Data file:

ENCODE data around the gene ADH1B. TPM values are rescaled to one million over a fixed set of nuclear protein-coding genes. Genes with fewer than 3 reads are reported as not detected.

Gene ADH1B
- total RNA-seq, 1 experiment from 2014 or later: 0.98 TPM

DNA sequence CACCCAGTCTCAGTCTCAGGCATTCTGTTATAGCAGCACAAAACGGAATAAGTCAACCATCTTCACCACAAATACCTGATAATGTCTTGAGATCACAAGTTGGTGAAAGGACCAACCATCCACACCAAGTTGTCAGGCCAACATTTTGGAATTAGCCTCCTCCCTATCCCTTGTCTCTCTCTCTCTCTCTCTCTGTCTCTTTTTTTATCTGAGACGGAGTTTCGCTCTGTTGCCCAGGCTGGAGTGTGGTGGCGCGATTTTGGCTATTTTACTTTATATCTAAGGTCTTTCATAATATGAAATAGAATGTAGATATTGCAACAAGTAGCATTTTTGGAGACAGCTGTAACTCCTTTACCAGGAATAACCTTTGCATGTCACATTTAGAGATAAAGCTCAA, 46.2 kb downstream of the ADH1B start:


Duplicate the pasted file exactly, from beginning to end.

ENCODE data around the gene ADH1B. TPM values are rescaled to one million over a fixed set of nuclear protein-coding genes. Genes with fewer than 3 reads are reported as not detected.

Gene ADH1B
- total RNA-seq, 1 experiment from 2014 or later: 0.98 TPM

DNA sequence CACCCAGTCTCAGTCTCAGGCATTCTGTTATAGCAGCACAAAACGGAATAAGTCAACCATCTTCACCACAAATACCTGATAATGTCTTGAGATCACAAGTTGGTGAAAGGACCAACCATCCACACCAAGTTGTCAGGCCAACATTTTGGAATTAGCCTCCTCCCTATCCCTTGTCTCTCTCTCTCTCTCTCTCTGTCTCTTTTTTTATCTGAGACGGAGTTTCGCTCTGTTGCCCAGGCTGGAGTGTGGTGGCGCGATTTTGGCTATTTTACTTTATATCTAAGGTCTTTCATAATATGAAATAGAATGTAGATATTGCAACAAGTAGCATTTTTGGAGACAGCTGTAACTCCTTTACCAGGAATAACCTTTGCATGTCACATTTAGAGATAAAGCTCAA, 46.2 kb downstream of the ADH1B start: